US20080270519A1 - Method in a Communication Network for Distributing Vehicle Driving Information and System Implementing the Method - Google Patents

Method in a Communication Network for Distributing Vehicle Driving Information and System Implementing the Method Download PDF

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Publication number
US20080270519A1
US20080270519A1 US11/587,596 US58759608A US2008270519A1 US 20080270519 A1 US20080270519 A1 US 20080270519A1 US 58759608 A US58759608 A US 58759608A US 2008270519 A1 US2008270519 A1 US 2008270519A1
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United States
Prior art keywords
vehicle
information
driving
repeatedly
transport vehicle
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Abandoned
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US11/587,596
Inventor
Hans Ekdahl
Anders S. Nilsson
Johan Gothe
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Asn-It & Management Consulting AB
HG EKDAHL - KONSULT
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Asn-It & Management Consulting AB
HG EKDAHL - KONSULT
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Priority to SE0401226A priority Critical patent/SE527692C2/en
Priority to SE0401226-6 priority
Application filed by Asn-It & Management Consulting AB, HG EKDAHL - KONSULT filed Critical Asn-It & Management Consulting AB
Priority to PCT/SE2005/000685 priority patent/WO2005109273A1/en
Assigned to HG EKDAHL - KONSULT, ASN-IT & MANAGEMENT CONSULTING AB reassignment HG EKDAHL - KONSULT ASSIGNMENT OF ASSIGNORS INTEREST (SEE DOCUMENT FOR DETAILS). Assignors: GOTHE, JOHAN, EKDAHL, HANS, NILSSON, ANDERS S.
Publication of US20080270519A1 publication Critical patent/US20080270519A1/en
Application status is Abandoned legal-status Critical

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Classifications

    • GPHYSICS
    • G08SIGNALLING
    • G08GTRAFFIC CONTROL SYSTEMS
    • G08G1/00Traffic control systems for road vehicles
    • G08G1/01Detecting movement of traffic to be counted or controlled
    • G08G1/0104Measuring and analyzing of parameters relative to traffic conditions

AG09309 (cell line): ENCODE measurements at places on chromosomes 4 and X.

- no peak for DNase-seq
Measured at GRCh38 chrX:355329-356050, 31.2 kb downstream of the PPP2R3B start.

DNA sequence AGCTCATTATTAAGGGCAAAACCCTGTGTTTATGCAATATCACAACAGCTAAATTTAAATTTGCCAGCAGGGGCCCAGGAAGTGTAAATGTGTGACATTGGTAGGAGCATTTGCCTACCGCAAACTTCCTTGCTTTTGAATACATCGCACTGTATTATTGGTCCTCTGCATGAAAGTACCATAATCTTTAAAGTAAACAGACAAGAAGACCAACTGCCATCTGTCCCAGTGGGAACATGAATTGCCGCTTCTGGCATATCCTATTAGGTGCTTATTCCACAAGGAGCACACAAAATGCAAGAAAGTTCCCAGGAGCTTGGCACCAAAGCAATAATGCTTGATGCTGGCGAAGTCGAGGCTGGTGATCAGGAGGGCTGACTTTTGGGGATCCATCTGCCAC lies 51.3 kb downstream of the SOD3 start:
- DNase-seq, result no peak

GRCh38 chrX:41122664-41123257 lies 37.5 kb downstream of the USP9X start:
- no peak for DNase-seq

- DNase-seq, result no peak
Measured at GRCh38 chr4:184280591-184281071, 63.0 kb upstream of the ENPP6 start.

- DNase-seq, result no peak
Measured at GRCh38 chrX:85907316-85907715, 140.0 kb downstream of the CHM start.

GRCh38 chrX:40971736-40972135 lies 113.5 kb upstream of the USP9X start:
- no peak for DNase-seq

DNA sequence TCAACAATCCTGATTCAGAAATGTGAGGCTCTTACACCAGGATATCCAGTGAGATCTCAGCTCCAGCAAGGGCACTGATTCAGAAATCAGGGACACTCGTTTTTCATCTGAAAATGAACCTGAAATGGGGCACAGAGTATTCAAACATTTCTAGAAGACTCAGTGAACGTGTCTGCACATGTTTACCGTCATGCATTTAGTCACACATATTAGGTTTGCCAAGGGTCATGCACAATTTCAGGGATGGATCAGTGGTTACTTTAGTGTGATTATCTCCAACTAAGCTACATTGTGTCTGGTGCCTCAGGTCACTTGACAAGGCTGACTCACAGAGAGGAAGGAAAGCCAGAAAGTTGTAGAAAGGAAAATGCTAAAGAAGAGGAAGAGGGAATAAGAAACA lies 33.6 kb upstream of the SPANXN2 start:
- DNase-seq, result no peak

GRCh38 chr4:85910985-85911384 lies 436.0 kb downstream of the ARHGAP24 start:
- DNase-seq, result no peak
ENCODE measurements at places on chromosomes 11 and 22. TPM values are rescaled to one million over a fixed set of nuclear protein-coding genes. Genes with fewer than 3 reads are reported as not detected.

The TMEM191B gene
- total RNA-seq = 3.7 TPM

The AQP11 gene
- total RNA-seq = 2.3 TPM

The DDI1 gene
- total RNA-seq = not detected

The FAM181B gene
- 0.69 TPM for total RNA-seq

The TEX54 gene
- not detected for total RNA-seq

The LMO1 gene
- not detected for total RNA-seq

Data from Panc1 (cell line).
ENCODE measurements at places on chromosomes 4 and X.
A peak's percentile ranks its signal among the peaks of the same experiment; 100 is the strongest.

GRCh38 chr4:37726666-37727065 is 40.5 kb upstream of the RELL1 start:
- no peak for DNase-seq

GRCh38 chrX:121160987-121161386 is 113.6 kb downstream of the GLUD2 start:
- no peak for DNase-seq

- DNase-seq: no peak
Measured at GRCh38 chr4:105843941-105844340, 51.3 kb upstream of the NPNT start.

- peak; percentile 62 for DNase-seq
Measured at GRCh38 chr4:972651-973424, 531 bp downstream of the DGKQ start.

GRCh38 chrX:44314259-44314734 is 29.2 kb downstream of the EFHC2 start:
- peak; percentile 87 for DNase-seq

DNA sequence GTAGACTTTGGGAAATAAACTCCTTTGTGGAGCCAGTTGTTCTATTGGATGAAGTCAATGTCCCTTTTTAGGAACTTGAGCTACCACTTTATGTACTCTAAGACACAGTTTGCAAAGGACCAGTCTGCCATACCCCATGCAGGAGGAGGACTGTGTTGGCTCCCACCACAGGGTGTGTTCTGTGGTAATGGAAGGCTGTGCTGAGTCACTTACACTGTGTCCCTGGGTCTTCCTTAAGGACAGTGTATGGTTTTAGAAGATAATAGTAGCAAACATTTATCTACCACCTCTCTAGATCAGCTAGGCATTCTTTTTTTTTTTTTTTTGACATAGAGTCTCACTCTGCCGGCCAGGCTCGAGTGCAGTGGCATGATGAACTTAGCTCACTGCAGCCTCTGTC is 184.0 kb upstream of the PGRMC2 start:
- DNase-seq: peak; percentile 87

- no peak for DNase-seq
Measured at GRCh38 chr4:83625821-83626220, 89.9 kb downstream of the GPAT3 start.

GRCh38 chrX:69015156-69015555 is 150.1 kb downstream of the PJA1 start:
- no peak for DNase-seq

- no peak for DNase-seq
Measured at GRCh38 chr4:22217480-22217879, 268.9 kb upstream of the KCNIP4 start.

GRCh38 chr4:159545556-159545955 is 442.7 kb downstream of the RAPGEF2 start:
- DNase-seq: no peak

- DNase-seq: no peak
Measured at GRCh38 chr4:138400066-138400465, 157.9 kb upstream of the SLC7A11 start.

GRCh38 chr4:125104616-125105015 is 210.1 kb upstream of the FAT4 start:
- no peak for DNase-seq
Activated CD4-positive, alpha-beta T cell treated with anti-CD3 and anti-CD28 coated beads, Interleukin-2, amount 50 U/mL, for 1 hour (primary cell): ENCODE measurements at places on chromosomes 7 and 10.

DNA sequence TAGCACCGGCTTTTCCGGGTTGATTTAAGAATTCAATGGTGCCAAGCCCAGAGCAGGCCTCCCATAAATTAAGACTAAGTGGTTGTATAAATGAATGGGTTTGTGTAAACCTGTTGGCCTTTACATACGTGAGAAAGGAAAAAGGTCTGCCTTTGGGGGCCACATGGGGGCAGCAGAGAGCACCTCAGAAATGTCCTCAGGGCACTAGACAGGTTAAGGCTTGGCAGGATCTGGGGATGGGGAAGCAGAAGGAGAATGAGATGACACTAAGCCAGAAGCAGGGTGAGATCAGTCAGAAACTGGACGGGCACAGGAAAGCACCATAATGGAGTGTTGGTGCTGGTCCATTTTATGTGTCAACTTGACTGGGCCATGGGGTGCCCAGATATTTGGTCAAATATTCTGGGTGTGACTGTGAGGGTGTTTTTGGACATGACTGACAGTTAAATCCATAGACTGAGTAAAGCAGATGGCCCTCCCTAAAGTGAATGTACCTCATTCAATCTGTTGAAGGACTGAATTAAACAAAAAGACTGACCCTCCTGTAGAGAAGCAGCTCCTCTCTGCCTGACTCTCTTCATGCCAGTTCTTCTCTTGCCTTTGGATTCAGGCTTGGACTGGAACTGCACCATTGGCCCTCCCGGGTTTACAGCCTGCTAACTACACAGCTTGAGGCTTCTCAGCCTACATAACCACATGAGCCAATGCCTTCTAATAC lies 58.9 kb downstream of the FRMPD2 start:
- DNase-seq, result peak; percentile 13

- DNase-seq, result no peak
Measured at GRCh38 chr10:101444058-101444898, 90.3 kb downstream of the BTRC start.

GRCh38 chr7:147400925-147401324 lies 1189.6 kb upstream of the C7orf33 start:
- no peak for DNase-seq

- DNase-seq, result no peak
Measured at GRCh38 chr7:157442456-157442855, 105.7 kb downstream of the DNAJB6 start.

• GPHYSICS
    • G07CHECKING-DEVICES
    • G07CTIME OR ATTENDANCE REGISTERS; REGISTERING OR INDICATING THE WORKING OF MACHINES; GENERATING RANDOM NUMBERS; VOTING OR LOTTERY APPARATUS; ARRANGEMENTS, SYSTEMS OR APPARATUS FOR CHECKING NOT PROVIDED FOR ELSEWHERE
    • G07C5/00Registering or indicating the working of vehicles
    • G07C5/008Registering or indicating the working of vehicles communicating information to a remotely located station
    • GPHYSICS
    • G07CHECKING-DEVICES
    • G07CTIME OR ATTENDANCE REGISTERS; REGISTERING OR INDICATING THE WORKING OF MACHINES; GENERATING RANDOM NUMBERS; VOTING OR LOTTERY APPARATUS; ARRANGEMENTS, SYSTEMS OR APPARATUS FOR CHECKING NOT PROVIDED FOR ELSEWHERE
    • G07C5/00Registering or indicating the working of vehicles
    • G07C5/08Registering or indicating performance data other than driving, working, idle, or waiting time, with or without registering driving, working, idle or waiting time
    • G07C5/0841Registering performance data
    • G07C5/085Registering performance data using electronic data carriers

Abstract

A method for distributing vehicle driving information comprises: receiving from each of different users of vehicles (n−1, n, n+1) information (in−1, in, in+1) regarding the driving by the user as sensed by sensors (sn−1,sn, sn+1) mounted in the vehicle; storing each of the information; and giving access or transmitting to each of several service providers (N−1, N, N+1) a different portion (pn−1,n−1pn−1, N pn−1, N+1′ pn, N−1 pn, N′pn, N+1′pn+1, N−1′pn+1,N+1) of the stored information at a selected repetition rate. Each of the service providers (N−1, N, N+1) has obtained an authorization (an-1 an,N,an, N+1) provided voluntarily by each one of the users to access the information in return for providing the user with feedback (fn, N−1, fn,N,fn, N+1) regarding the driving by the user, where each of the information includes information regarding speed and acceleration of the vehicle, and the feedback includes information as to how to lower the fuel consumption.